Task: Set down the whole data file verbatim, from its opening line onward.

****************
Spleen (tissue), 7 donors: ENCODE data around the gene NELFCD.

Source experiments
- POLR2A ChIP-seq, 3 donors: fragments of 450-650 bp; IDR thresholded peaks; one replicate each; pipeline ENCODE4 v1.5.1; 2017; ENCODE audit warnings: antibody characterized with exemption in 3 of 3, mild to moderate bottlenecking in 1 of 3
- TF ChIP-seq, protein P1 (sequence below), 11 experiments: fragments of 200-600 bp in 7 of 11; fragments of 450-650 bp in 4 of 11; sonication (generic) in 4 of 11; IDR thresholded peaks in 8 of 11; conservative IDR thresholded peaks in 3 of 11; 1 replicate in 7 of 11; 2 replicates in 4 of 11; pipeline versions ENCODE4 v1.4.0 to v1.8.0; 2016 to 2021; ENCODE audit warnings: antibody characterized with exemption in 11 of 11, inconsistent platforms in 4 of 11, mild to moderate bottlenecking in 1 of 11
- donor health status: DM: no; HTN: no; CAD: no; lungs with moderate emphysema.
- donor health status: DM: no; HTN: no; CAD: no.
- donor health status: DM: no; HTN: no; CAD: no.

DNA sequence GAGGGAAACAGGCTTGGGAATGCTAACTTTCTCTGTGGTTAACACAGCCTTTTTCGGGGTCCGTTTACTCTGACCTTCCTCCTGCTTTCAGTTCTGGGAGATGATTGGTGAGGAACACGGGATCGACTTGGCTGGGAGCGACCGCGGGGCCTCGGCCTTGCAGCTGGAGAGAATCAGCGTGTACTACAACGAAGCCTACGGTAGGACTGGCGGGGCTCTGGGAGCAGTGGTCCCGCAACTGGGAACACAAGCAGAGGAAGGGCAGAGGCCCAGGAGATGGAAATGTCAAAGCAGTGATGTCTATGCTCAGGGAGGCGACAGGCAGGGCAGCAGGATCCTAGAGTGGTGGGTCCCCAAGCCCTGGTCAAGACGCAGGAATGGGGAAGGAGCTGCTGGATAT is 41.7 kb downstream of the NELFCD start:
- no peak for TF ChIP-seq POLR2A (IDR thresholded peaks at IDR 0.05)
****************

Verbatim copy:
Spleen (tissue), 7 donors: ENCODE data around the gene NELFCD.

Source experiments
- POLR2A ChIP-seq, 3 donors: fragments of 450-650 bp; IDR thresholded peaks; one replicate each; pipeline ENCODE4 v1.5.1; 2017; ENCODE audit warnings: antibody characterized with exemption in 3 of 3, mild to moderate bottlenecking in 1 of 3
- TF ChIP-seq, protein P1 (sequence below), 11 experiments: fragments of 200-600 bp in 7 of 11; fragments of 450-650 bp in 4 of 11; sonication (generic) in 4 of 11; IDR thresholded peaks in 8 of 11; conservative IDR thresholded peaks in 3 of 11; 1 replicate in 7 of 11; 2 replicates in 4 of 11; pipeline versions ENCODE4 v1.4.0 to v1.8.0; 2016 to 2021; ENCODE audit warnings: antibody characterized with exemption in 11 of 11, inconsistent platforms in 4 of 11, mild to moderate bottlenecking in 1 of 11
- donor health status: DM: no; HTN: no; CAD: no; lungs with moderate emphysema.
- donor health status: DM: no; HTN: no; CAD: no.
- donor health status: DM: no; HTN: no; CAD: no.

DNA sequence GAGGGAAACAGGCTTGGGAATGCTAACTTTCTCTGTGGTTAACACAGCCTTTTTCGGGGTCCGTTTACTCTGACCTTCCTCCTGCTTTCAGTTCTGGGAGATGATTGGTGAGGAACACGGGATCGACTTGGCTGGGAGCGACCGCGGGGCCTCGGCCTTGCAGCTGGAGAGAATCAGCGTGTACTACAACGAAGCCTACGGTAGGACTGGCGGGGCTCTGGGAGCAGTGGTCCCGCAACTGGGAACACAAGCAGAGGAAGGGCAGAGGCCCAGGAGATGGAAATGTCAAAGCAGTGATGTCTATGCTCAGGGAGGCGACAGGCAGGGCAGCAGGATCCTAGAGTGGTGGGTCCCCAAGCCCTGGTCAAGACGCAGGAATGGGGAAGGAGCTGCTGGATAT is 41.7 kb downstream of the NELFCD start:
- no peak for TF ChIP-seq POLR2A (IDR thresholded peaks at IDR 0.05)